A human is prone to errors. After all, is there anyone at all who doesn’t err? While mistakes are common and allowed to an extent, correcting them is also necessary. People who like to better themselves and reach closer to the summit of perfection look for ways to improve in areas where they lack. The English language is no exception. There are several common English mistakes that we all commit, and sometimes, we do not have anyone to correct us.
In this lesson, we shall take a look at some such common English mistakes that we end up making, and learn how to avoid them with the help of examples. This article is an attempt to help those who are seeking for a way to improve their language. After all, isn’t it better that we use this isolation period to correct ourselves rather than giving others the opportunity to correct us?
12 Common English Mistakes
1. Mixing up Then and Than
They sound so similar, and their spelling difference hangs by the thread of one single letter- e and a. The confusion is so-called for at times. But then, since we’re trying to not make errors, it’s best that we avoid this most common of English mistakes. Then is used when we wish to speak of afterward. For example, First, you reach there, then give me a call. It is an adverb, and can only speak of time.
Than on the other hand is a conjunction used for comparisons. This dress is way prettier than the one you bought yesterday.
Now you know the difference!
2. Who or That?
Doesn’t it often happen that we are writing something, and get stuck between the use of who or that? If you use a free grammar software, it will correct the mistake for you, but what is the difference really? Let us understand when to use which.
The simplest explanation of this would be to use “who” whenever you are making reference to a person. Camilla is the one who handles the company’s accounts. We cannot use that here, since Camilla is a person.
On the opposite, you use that when you wish to describe an object. For example, Here is the pen that my father gifted to me. Try using who in place of that in this sentence, and you’ll notice the difference.
3. Use of Dangling Modifiers
Whenever a description does not match the noun, we call that modifier dangling. It is one of the most common English mistakes that many of us commit. One cannot understand this without the help of an example; let’s use one. After declining for months, Jean tried a new tactic to increase ROI.
The sentence is confusing because it does clarify what is it that was being declined. A better way to write the sentence is Jean tried a new tactic to increase ROI after it had been declining for months. And now, we do not have a dangling modifier in the sentence.
4. Passive Sentences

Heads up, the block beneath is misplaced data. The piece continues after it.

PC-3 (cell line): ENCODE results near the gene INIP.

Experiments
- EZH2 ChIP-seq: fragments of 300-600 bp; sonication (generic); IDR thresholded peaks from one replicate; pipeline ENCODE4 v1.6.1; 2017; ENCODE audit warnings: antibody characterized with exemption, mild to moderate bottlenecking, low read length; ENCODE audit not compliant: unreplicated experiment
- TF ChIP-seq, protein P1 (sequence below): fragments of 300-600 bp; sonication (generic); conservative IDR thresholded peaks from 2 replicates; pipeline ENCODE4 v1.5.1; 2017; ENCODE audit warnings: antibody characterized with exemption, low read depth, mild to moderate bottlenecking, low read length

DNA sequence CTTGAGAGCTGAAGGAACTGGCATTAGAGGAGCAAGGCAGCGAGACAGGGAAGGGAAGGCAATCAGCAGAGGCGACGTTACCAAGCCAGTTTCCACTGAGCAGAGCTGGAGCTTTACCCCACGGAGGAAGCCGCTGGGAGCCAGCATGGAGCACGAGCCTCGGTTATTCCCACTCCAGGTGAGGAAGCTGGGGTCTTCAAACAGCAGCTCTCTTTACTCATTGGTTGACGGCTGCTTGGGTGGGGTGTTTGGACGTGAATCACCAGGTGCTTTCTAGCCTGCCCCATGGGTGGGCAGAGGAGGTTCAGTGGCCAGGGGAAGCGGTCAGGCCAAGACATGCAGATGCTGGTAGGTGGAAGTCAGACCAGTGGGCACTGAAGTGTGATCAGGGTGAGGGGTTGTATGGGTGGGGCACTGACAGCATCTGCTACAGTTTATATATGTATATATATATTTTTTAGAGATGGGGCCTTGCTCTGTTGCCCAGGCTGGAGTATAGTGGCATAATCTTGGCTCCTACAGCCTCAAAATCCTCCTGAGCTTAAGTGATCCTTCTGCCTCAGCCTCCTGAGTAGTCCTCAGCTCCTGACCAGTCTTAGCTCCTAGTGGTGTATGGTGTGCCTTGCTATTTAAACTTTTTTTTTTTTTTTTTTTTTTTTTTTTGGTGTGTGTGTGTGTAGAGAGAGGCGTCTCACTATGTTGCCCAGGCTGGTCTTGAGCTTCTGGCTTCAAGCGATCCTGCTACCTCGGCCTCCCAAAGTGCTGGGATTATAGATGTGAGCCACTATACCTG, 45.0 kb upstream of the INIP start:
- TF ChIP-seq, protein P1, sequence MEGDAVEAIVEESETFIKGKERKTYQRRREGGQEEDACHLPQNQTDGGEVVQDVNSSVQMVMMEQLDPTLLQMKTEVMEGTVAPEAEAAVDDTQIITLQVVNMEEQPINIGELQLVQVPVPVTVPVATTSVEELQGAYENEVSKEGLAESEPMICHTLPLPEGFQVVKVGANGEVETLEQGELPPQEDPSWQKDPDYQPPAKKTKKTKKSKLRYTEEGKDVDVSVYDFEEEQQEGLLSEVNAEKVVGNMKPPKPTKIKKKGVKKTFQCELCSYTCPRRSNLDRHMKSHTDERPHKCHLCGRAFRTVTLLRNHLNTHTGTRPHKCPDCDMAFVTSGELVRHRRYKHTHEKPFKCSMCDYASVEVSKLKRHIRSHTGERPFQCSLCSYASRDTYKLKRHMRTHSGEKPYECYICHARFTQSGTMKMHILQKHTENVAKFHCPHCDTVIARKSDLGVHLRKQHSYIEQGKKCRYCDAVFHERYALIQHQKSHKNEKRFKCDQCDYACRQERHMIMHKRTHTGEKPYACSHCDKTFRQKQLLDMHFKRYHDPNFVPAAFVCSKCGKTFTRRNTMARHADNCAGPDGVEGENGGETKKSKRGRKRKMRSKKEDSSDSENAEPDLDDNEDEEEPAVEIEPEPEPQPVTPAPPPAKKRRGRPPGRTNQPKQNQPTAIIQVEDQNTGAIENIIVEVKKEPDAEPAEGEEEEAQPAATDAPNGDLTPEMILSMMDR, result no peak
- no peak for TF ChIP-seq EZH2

Not that using passive sentences is a mistake. Yet, when using English regularly, most people avoid the use of a passive voice. An active voice makes the sentence less complicated and more understandable. Here’s how a passive sentence looks- The food was being cooked by her mother. The phrase “was being cooked” is a passive phrase. When we convert this to the active voice, this is how it looks. Her mother was cooking the food.
When you compare the two sentences, you will notice that the active sentence is direct, clear, and crisp.
5. Assure, Insure & Ensure
The words sound so similar in pronunciation but are so different in spellings. Similarly, their meanings are far apart as well. Yet, using one in place of the other is yet another of our common English mistakes. Let’s take a look at each individually.
Assure- When you give someone your word for something, it is an assurance. For example, I assure you that we shall complete the construction of your house by the said date.
Insure- Whenever you secure something, you are insuring it. The insurance that we buy for our security is an example of this. This car is insured; you will not face any legal problems.
Ensure- Lastly, when you make sure that something happens, it means to ensure. For example, Please ensure that you drop the child inside the premise, not outside the gate. You can see how the speaker is asking for certainty in this sentence.
Now that you know, you can avoid making this error.
Take a quick revision of this lesson, before you enter part 2 of our findings of the most common English mistakes that we commit. In the next lesson, we will take a look at 7 more of such errors with examples. We did not want to bombard lots of information in just one lesson. After all, we need time for this information to sink, work on, and then move on to the next.
Share this article with your fellow learners, and help them avoid these mistakes too.